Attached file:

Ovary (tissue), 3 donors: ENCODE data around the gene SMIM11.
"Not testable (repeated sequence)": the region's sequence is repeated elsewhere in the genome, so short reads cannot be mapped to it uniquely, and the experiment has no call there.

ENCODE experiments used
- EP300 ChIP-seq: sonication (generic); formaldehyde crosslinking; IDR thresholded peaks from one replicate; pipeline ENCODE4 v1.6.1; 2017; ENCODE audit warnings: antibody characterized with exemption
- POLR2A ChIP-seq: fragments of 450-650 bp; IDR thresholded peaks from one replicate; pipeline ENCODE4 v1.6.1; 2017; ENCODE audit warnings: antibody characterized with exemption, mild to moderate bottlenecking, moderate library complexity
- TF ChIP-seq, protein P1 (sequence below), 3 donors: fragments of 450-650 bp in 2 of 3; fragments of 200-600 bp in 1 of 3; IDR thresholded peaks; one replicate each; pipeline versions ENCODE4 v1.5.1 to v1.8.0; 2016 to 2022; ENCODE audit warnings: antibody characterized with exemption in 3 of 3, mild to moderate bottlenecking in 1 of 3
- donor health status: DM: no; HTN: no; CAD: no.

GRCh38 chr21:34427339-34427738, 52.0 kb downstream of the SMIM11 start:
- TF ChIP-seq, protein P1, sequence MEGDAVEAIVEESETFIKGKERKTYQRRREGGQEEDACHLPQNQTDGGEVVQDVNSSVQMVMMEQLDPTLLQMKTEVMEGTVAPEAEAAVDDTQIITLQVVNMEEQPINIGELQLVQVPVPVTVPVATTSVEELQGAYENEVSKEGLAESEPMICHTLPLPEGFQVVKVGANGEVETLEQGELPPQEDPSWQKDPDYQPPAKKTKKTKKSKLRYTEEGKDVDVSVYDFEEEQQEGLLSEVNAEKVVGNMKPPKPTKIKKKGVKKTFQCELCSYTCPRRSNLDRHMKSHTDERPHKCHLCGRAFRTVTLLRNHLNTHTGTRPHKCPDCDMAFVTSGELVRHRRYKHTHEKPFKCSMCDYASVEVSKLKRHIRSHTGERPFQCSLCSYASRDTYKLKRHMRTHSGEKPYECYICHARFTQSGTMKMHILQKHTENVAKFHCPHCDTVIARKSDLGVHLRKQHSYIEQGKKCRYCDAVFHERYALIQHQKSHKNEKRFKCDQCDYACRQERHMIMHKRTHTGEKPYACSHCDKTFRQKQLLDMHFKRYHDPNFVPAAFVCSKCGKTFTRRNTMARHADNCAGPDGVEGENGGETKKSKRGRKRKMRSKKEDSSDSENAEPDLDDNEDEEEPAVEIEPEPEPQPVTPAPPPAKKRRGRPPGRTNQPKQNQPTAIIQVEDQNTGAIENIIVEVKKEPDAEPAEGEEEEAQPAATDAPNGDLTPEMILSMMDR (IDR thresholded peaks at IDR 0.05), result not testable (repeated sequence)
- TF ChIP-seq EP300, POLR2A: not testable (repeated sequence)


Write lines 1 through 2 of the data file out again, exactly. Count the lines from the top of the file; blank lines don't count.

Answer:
Ovary (tissue), 3 donors: ENCODE data around the gene SMIM11.
"Not testable (repeated sequence)": the region's sequence is repeated elsewhere in the genome, so short reads cannot be mapped to it uniquely, and the experiment has no call there.